posted on June 04, 2011 00:10
Project V8 RX-7: Part 4 - Dressing the E-Rod
by Jeff Naeyaert
So we’ve got our E-Rod kit, unpacked everything and laid it all out, but curiously missing are all the spinny things that go on the front of the engine—more specifically, the alternator, power steering pump, a/c compressor and the other pulleys and tensioners necessary to keep everything playing together nicely.
|What you see is what you get on the front of your E-Rod LS3.
No, GM Performance Parts didn’t forget to send them, they’re actually not included in the kit—not because they’re stingy but because you have a couple options for your front end accessories drive or FEAD kit as labeled by GMPP. Both the Cadillac CTS and Corvette came with LS3’s and GMPP makes the FEAD kits available for the configurations found in each of them to suit your application.
|We thought that the CTS FEAD kit was a better fit in our FD than the Corvette kit. Here are the dimensions so you can measure up what works best for your project!
For our project we went with the CTS FEAD kit, which as you can see from the illustrations above, has an overall thinner width and slightly taller height dimension than the Corvette kit. However, if we relocate the power steering reservoir as we plan to do you can have both a more narrow and shorter accessory drive arrangement—best of both worlds!
Friday, June 03, 2011 7:52 AM
Great reading Jeff, thanks for posting.
Is anyone you know considering the 3.5L V6 Ecoboost from Ford?
Friday, June 03, 2011 7:56 AM
@Jeff: What are your thoughts on an Accusump's effectiveness? Since they only slow down oil pressure drops, as opposed to maintaining operating pressure, they've always struck me as a band-aid rather than a true solution. I've heard well-reasoned opinions for and against them, but I haven't used them enough to argue one way or the other.
I'm definitely a dry-sump disciple, but it's hard to ignore the bang-for-buck potential in the Improved Racing baffle and Accusumps. Next time a low-buck build comes my way, I'll be taking a serious look at these parts. Great writeup!
Friday, June 03, 2011 8:12 AM
Hmmm, I didn't even think about oil starvation before. I wonder if I should get a different oil pan for my toy, too.
Friday, June 03, 2011 9:37 AM
Ockham, you're correct in your thinking. The Accusump setups are a band-aid, but they're a pretty effective band-aid. They don't have all of the advantages of a dry sump setup, but they protect pretty well against the common problems of pump and pickup cavitation which are both usually short duration. If you need a dry sump system, you need a dry sump system. But if you're doing a budget setup for occasional race duty, an Accusump and a nice oil control tray may be the perfect solution. The nice thing is that the Accusump doesn't require anything different than the stock engine setup, and doesn't add any potential reliability issues from additional pumps, belts, etc.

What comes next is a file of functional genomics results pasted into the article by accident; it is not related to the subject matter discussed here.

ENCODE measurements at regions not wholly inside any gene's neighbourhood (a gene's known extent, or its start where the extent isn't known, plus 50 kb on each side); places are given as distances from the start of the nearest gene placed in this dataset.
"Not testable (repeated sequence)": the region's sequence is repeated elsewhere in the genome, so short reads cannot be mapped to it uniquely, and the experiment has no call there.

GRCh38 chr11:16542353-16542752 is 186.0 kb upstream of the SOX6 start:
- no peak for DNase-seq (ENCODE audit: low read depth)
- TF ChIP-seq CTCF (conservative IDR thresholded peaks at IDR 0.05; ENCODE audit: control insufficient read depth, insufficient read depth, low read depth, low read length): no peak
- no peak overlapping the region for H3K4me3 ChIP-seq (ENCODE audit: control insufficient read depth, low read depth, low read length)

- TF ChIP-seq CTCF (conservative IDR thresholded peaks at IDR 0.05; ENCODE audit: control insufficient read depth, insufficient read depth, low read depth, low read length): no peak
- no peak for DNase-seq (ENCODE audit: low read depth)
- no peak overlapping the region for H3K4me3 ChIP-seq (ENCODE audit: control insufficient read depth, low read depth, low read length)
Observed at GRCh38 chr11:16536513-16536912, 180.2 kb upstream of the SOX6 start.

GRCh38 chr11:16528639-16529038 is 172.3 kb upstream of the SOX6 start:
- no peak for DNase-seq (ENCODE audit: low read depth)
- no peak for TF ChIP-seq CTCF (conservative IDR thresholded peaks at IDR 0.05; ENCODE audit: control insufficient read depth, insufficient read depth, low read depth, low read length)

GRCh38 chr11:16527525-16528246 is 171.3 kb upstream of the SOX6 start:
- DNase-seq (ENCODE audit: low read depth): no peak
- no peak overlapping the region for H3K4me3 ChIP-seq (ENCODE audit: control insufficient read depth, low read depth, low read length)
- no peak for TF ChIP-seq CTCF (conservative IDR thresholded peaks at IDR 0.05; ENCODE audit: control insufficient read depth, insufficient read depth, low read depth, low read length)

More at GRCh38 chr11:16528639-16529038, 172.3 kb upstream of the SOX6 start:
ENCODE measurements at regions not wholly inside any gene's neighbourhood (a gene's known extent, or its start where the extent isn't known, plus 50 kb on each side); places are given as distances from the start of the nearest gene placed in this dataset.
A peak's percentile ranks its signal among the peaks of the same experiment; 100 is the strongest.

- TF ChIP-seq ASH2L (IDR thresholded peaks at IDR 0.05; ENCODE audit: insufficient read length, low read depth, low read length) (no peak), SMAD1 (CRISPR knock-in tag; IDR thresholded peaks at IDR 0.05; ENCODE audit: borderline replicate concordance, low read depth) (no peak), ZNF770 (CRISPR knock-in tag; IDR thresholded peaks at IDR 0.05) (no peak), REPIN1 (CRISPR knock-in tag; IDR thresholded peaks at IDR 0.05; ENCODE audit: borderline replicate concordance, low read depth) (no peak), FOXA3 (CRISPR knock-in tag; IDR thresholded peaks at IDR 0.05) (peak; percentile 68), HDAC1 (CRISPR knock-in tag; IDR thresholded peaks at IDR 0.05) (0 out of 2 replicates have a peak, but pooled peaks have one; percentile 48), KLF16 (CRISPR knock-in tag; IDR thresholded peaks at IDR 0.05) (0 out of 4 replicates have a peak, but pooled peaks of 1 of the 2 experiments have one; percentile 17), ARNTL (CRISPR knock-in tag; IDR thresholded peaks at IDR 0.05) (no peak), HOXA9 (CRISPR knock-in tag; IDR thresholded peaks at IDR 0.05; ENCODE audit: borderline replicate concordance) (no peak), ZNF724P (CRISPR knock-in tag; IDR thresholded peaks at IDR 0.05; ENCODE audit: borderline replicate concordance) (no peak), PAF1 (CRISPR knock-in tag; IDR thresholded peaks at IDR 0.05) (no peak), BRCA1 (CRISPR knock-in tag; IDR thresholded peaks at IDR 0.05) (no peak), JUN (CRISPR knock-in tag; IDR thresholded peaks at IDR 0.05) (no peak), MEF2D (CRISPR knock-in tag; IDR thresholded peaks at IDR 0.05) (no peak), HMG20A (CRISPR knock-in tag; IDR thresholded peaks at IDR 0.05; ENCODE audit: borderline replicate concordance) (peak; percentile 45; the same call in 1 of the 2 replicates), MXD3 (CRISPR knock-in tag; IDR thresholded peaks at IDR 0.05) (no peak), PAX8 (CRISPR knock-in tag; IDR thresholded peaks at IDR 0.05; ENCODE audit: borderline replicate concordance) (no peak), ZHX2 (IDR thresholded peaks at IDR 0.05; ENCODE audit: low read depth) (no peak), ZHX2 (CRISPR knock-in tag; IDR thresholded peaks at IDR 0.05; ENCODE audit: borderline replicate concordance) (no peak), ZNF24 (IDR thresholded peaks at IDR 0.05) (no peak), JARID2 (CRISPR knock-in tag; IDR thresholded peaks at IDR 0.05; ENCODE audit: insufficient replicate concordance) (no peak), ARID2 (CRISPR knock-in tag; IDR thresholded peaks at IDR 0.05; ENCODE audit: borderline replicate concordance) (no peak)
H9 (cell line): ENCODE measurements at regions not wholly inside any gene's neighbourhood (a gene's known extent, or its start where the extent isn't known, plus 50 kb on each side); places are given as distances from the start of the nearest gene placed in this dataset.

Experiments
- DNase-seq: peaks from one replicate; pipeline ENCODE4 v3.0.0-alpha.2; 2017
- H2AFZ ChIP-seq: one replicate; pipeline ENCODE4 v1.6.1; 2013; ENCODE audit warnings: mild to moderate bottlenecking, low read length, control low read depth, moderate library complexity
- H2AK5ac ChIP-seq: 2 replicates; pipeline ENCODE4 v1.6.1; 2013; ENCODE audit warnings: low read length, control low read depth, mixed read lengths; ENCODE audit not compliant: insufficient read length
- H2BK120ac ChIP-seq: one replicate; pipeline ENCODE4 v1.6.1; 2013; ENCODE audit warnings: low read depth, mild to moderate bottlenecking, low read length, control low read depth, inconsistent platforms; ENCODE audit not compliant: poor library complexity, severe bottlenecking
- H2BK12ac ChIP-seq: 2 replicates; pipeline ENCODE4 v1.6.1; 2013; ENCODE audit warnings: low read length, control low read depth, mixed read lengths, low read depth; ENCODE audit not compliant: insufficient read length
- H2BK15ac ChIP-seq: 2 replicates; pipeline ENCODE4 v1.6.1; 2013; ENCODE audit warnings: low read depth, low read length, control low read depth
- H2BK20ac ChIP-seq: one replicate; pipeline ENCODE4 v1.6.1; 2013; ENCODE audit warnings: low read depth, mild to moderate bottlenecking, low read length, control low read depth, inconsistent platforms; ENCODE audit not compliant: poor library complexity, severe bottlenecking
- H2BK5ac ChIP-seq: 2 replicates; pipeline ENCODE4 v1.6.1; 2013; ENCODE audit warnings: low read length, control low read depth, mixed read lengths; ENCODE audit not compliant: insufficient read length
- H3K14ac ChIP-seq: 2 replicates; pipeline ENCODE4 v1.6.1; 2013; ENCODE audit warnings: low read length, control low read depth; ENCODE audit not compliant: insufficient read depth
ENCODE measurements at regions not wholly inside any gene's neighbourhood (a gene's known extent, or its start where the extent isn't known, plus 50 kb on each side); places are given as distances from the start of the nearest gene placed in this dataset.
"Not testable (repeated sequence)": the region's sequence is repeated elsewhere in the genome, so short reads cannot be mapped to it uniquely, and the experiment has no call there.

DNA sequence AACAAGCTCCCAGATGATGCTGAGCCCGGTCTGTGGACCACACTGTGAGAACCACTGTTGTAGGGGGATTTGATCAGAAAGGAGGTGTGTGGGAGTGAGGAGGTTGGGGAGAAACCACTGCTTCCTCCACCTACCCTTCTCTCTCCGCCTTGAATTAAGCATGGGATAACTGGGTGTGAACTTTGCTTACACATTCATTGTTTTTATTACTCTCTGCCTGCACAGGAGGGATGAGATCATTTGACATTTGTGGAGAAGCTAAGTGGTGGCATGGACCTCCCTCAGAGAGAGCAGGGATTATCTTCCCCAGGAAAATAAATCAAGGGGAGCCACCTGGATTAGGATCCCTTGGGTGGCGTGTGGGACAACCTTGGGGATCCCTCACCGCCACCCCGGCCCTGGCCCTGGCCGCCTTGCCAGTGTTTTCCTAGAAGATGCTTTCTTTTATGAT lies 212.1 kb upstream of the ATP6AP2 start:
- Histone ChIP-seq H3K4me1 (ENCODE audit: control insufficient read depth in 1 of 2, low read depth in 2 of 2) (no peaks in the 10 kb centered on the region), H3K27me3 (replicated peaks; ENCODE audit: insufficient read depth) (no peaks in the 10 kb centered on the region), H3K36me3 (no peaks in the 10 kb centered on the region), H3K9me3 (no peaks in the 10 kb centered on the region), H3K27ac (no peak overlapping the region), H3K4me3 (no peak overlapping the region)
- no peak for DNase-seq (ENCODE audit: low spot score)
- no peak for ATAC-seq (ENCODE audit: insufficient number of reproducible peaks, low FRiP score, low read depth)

I love dry sump systems, but they're often overkill for cars that don't exclusively live on a racetrack. The Z06 dry sump gets rid of the Accusump downsides and the extra work during Accusump oil changes, but at the expense of .....extra expense.
Friday, June 03, 2011 10:09 AM
@Fabrik8: Yeah, the cost of a dry sump is pretty hard to ignore. I engineered and manufactured my own system for a motorcycle engine a while back, which wasn't too expensive, but any rigorously-developed off-the-shelf system will start no lower than $3000. Even the Corvette Z06/ZR1/Gran Sport system only uses a single scavenge stage, and never fully evacuates the oil pan. Not a true dry sump, but it's cost-effective and very functional. One step up from baffles and an Accusump.
Friday, June 03, 2011 10:45 AM
The 'Vette dry sump does exactly what it needs to though, it doesn't need the ultra shallow pan depth that would normally be used for a race application, and still uses the most important part which is the external oil reservoir. A single scavenge stage works fine because you're still inherently protected from the pickup problems that plague a normal oil sump. Additional pump stages add complexity and cost and add very little benefit on a non-race vehicle. I wish every performance oriented OEM engine came with a single stage dry sump system, that would be so incredible..
Friday, June 03, 2011 11:07 AM
I've heard of quite a few Vettes grenading engines in long sweepers. Any measures taken to keep oil fed to the engine is a good thing!
Friday, June 03, 2011 11:12 AM
I'm really not keen on either of these drive setups, they both look to have some serious flaws from ideal, the CTS' looks to be packaged nicer but if the power steering pump started leaking the alternator would be in for it, but I would assume MotoIQ would not allow this to happen in the first place. I'd also figure that the alternator would go before the power steering pump anyways and it would be easier to get to on top. The pictures are obviously not to scale, at first glance I was liking the Corvette's AC placement but a second glance shows that it's actually half an inch further away.
Good stuff though, amazing clutch to say the least.
Friday, June 03, 2011 12:25 PM
Everytime I see this project it gets me thinking... I've always loved the sexy shape and chassis design of the RX-7 but not necessarily the Rotary motor.
This is definitely a car I want to check out in person when I make it down to California one day.
Friday, June 03, 2011 2:05 PM
@Fabrik8: I'm definitely not knocking the Vette's system. You're right, it's very good. Most of the people against it are just pedants, because there's no getting away from the fact that it works very well and has excellent durability, regardless of whether it's a "real" dry sump. Pity that dry sumps cost so much. There's nothing cooler than looking into a race car's engine bay and seeing an engine that's no higher than your knees.
Friday, June 03, 2011 2:20 PM
you guys are silly you called it a street car and put a twin disc clutch in it (i hope you only did that because it was sponsored) I can't think of a single reason the stock clutch or a slight pp upgrade wouldn't do everything necessary without the added expense (both upfront and at replacement time)
Won't you need a different throwout bearing arrangement with the taller stack height now aswell?
Im all for overkill but you guys are lying to yourselves. (im all for that too BTW)
the 383 in the elcamino out back has a stock whatever OTS replacement pp and clutch and makes over 400lb/ft all day no issues.
Friday, June 03, 2011 2:30 PM
As a car enthusiast, I would say this: going the extra mile to swap the not-so-reliable 13B, I would ditch the A/C, and power steering altogether. Fewer belts, more reliability, and free up few extra horses.
Sure, who wants to muscle a 2800 lbs car out of a parking spot? or drive in a 100 degree weather? Those are minor flaws :)
I think the most important thing though is, removing unnecessary weight on the nose of the car, and bring he weight down to 400ish lbs.